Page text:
about 6 years, said...

I was a caregiver for 10 yrs, my husband recently passed away and am having trouble getting back to life, we were married 29 yrs. But yes, this article is helpful, but right now I feel as though a limb was removed.

about 6 years, said...

My beloved baby sister is still alive, but the grief is huge. To spend time with her, but know I can never bring her home again, breaks my heart. To have words and a title for what I am feeling, puts it into perspective. Last Christmas is now such a gift, as I remember watching her open her presents, for the last time. To look at the pictures and video is both heart breaking and comforting, knowing she enjoyed her last Christmas as much as possible last year. Eileen is Down's Syndrom and has always been my little sister, I miss my precious girl, that was such a joy for the last 14 years, that my husband and I had the true joy, and fun of having her live with us. It is a huge loss to not have the true joy of our lives, with us this Christmas.

about 6 years, said...

Thank you so much for this one on grief!! I have a ton of loss in my life but they are still alive!!! I have experienced loss before but not the kind where people are still "around" but you are grieving for the loss of the relationship. It just sucks that within a 6 month time frame I have "lost" my mom and divorced my husband. Thank you Leeza!!!!!!!!!!!!!!!!!!!!!!!!!

over 6 years, said...

This article clearly explains the exact emotions I feel.............

over 6 years, said...

Hi I know this is what is happening now. I'm the main care giver for my mom until 2 weeks ago and she had a small stroke and had to go to hospital. It bothered her left arm but feeling is coming back and was in the hospital for 2 weeks with only a small amount of therapy. We had to make the decision to place her in a nursing home for therapy which will start tommorrow hope to get her strength back and get her back home. Seems like we can do everything that is done at the nursing home and we feel like she needs to come back home. We feel like we left her there and under someone elses care and since I had been doing that it is really hard. The family wants to do the best for her and we will tap into help from respite and homecare to get her back home. Any suggestion on how to get her back home and under our care and what resources we need to contact. Hope to hear from all of you. My dad is 88 and still at home and misses mom they have been married 68 yrs. Need to get her home.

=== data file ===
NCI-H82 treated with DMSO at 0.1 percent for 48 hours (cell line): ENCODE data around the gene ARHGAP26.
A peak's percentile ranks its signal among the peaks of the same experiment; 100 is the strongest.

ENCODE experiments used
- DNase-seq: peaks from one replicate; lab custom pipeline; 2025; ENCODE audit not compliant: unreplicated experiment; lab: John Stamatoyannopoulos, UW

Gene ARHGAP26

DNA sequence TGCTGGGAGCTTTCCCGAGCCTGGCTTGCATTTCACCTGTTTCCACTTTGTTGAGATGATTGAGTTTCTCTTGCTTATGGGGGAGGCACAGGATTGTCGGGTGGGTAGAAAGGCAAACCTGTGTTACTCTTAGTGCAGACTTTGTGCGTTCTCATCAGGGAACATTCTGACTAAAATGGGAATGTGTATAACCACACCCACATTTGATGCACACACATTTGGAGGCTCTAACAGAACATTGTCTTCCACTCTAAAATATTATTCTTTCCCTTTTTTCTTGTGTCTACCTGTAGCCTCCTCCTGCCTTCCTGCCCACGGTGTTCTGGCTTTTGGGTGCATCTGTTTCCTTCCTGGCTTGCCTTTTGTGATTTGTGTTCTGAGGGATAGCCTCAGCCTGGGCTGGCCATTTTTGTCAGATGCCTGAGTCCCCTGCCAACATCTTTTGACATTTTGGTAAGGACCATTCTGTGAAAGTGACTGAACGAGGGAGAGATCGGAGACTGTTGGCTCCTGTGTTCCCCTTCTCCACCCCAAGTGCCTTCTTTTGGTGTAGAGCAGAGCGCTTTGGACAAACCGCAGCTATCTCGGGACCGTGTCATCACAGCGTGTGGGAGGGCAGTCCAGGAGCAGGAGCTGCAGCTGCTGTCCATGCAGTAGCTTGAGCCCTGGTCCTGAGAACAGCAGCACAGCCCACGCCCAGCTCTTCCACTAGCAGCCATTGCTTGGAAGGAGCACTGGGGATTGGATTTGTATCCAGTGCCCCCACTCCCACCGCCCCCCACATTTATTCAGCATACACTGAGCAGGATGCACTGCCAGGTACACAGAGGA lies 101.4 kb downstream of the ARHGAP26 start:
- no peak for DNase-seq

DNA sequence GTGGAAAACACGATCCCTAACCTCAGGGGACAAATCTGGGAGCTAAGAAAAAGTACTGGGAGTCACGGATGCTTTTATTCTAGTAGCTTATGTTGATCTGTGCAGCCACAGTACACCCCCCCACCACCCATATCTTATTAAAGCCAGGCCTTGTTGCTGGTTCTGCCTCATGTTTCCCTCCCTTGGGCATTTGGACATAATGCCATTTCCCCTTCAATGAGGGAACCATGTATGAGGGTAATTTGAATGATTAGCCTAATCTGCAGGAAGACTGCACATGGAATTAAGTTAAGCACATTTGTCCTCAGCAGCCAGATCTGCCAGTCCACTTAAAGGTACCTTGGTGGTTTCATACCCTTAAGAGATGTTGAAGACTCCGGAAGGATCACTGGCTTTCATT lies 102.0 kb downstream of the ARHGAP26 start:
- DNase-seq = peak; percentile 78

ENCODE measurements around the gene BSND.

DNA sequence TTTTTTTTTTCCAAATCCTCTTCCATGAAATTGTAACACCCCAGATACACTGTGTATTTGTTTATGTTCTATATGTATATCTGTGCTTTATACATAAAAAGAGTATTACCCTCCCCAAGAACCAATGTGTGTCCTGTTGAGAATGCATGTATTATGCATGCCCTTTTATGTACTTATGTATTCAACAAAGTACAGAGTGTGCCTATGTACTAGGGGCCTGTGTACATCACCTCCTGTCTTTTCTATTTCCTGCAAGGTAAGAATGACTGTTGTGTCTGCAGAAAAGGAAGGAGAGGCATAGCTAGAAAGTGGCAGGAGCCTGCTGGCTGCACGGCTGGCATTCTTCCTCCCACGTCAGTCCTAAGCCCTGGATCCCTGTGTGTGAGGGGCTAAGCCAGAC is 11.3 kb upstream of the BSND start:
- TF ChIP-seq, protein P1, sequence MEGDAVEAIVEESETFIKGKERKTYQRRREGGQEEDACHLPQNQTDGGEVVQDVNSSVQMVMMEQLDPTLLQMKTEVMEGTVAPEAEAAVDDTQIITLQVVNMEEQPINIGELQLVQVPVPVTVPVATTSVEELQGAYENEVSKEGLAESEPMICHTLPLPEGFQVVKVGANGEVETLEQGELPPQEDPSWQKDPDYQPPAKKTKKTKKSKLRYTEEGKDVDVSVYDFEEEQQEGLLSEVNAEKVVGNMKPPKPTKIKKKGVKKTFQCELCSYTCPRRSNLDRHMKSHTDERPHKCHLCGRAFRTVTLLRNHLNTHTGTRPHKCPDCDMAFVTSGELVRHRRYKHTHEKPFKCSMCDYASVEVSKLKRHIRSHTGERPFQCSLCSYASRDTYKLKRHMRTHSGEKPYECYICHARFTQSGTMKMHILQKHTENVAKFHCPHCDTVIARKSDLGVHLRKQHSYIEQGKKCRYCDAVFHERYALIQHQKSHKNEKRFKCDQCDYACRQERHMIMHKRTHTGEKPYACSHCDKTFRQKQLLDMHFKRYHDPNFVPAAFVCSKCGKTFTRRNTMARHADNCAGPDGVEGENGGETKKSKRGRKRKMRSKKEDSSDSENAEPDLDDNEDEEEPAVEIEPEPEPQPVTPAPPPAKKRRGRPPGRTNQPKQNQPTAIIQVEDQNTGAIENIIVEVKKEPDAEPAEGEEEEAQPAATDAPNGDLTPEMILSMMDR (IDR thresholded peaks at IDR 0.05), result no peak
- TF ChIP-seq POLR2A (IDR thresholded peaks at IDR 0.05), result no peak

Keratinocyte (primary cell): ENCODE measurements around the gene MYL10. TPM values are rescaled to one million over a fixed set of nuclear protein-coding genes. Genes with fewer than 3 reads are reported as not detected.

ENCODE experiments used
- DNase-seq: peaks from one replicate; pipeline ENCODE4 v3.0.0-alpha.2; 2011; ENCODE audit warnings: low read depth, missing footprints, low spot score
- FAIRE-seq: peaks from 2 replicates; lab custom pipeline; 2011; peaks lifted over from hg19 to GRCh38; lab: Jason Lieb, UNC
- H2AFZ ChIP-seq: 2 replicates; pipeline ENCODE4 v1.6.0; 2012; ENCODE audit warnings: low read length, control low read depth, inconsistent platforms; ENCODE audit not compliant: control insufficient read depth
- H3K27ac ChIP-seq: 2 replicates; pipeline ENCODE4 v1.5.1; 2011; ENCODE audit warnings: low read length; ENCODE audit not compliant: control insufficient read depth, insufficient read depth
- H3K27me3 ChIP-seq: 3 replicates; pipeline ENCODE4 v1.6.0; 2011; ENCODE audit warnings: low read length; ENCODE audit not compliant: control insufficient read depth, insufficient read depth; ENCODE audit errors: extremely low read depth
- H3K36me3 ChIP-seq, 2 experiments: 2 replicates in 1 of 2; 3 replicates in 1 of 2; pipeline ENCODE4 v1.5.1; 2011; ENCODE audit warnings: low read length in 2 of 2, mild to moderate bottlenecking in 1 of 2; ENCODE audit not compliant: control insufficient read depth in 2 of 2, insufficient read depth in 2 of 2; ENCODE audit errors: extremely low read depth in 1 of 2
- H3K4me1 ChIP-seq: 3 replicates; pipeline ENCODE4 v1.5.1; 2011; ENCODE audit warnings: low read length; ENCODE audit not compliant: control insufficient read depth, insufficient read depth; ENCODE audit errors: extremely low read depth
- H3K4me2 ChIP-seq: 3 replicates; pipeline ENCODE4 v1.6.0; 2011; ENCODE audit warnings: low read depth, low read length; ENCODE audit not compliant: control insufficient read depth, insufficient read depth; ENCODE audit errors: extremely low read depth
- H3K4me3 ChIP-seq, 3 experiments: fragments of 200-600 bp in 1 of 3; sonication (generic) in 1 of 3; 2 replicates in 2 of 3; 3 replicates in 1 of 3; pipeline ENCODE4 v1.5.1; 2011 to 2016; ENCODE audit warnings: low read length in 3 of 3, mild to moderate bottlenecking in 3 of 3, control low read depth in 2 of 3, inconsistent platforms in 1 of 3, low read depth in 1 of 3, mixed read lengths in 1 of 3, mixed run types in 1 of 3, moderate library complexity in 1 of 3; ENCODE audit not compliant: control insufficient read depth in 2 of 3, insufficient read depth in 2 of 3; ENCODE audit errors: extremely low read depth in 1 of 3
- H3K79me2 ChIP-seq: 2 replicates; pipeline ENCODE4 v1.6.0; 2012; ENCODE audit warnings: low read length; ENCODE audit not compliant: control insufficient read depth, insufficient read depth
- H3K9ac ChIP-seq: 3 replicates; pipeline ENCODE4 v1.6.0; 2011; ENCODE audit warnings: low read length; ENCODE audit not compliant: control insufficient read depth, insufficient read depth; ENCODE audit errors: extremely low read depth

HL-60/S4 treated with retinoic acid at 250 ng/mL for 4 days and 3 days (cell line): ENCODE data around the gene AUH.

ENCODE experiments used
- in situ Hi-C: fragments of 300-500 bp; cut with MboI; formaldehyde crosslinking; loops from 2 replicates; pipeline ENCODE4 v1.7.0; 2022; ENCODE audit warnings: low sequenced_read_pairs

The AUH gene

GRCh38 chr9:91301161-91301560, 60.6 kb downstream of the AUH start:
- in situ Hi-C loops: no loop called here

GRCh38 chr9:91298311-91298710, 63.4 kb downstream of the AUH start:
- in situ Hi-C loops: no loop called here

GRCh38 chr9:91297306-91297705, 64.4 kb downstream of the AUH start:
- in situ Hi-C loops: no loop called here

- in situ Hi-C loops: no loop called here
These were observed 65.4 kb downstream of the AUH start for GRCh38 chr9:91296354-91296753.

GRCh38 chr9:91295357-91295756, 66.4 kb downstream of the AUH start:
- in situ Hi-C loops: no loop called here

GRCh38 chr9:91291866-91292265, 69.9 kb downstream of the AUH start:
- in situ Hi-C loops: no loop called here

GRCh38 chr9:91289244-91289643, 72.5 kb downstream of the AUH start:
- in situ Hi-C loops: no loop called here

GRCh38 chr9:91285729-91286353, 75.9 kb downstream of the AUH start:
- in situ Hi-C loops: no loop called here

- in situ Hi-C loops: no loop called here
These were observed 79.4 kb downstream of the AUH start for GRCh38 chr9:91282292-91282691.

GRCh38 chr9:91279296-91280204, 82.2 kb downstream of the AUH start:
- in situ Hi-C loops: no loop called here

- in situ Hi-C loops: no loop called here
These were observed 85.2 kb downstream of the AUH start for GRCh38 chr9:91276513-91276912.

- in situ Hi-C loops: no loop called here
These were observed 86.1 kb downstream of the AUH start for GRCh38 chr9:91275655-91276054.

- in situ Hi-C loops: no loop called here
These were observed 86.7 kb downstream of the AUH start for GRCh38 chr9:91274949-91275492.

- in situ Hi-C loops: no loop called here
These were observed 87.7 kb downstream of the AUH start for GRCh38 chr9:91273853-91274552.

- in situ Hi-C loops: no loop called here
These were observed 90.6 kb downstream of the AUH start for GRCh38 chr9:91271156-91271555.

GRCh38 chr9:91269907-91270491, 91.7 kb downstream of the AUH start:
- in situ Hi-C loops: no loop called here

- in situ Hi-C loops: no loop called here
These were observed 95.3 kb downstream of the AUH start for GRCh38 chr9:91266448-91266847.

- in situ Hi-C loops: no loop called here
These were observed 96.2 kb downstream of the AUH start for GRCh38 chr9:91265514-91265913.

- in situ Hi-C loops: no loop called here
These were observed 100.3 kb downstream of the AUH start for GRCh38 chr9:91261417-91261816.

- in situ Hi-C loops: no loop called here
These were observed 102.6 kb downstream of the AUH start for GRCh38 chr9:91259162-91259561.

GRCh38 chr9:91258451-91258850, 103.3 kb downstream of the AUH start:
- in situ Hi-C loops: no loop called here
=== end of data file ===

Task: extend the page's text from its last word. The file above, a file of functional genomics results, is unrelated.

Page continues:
over 6 years, said...

wow that is so right, I was grieving for my Mom at least a year before she passed, I missed my Mom, the Mom who was so smart and always right about everything, who lent an ear or a hand if for any reaosn if I needed it, I missed her smile her being there for me and her loving me long before she actully died...I thought I was alone in this way if thinking cause so many ppl kept teloing me at least she is still here?? they just didn't get it so thanks Lisa, very insightful video's =)

over 6 years, said...

Oh My God!! I cannot put into words how much the videos with Leeza Gibbons have helped me. I have been a subscriber to for some time and the tips and stories have been invaluable. I had a moment of "lost my temper" with my mom last night. It was not a huge thing because I am a pretty low key guy. I am with my mom 24/7 and love taking care of her. The hardest times are in the evening...a la "sundowning". I exercise, love playing my guitar, take acupuncture, and as a result have my "outlets". I felt terrible about my "moment" because I love my mom to the depths of my soul!! I tried to "play it off" but she mentioned it later that evening and that hurt too. Watching the video on "temper" really helped. I already know all the things Ms. Gibbons expressed but it was helpful to hear someone else say "I had that moment too". It is "funny or maybe Ironic" because we know all the scenarios that can happen but yet we fall victim to them. I guess we are all human and more importantly we have a heart and care so much for our loved ones. When I say I love my mom the words just do not do justice...I just want to honor and continue to take care of her and be the son I am for 99% of the time. Thank you Leeza Gibbons for giving us some of you and Thank you for being there!! Peace....